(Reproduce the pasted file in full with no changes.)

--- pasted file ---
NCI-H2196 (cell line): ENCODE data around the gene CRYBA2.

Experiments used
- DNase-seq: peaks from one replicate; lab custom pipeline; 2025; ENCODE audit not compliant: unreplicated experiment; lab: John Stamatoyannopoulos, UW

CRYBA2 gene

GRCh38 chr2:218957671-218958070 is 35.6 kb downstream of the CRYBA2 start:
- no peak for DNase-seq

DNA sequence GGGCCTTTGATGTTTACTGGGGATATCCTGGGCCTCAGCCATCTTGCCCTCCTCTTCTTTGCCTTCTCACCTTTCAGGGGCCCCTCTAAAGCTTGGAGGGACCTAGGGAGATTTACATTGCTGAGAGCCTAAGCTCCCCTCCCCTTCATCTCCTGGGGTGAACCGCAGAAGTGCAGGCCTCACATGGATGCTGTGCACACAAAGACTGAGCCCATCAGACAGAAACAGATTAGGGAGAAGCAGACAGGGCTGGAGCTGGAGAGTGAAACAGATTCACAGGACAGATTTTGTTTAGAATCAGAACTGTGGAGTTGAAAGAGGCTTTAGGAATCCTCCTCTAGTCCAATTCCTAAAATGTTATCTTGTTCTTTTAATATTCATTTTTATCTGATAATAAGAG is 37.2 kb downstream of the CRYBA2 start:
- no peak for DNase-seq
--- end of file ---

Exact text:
NCI-H2196 (cell line): ENCODE data around the gene CRYBA2.

Experiments used
- DNase-seq: peaks from one replicate; lab custom pipeline; 2025; ENCODE audit not compliant: unreplicated experiment; lab: John Stamatoyannopoulos, UW

CRYBA2 gene

GRCh38 chr2:218957671-218958070 is 35.6 kb downstream of the CRYBA2 start:
- no peak for DNase-seq

DNA sequence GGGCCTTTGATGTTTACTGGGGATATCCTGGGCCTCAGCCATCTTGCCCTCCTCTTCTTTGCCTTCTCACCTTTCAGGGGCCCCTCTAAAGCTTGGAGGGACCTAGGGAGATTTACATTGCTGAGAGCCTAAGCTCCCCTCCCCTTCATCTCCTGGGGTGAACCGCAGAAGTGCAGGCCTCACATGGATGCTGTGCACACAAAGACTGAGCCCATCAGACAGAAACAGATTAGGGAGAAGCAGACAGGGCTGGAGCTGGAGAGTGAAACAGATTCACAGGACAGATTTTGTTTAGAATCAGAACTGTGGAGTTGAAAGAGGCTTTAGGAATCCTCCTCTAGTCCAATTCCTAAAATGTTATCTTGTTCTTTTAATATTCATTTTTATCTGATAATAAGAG is 37.2 kb downstream of the CRYBA2 start:
- no peak for DNase-seq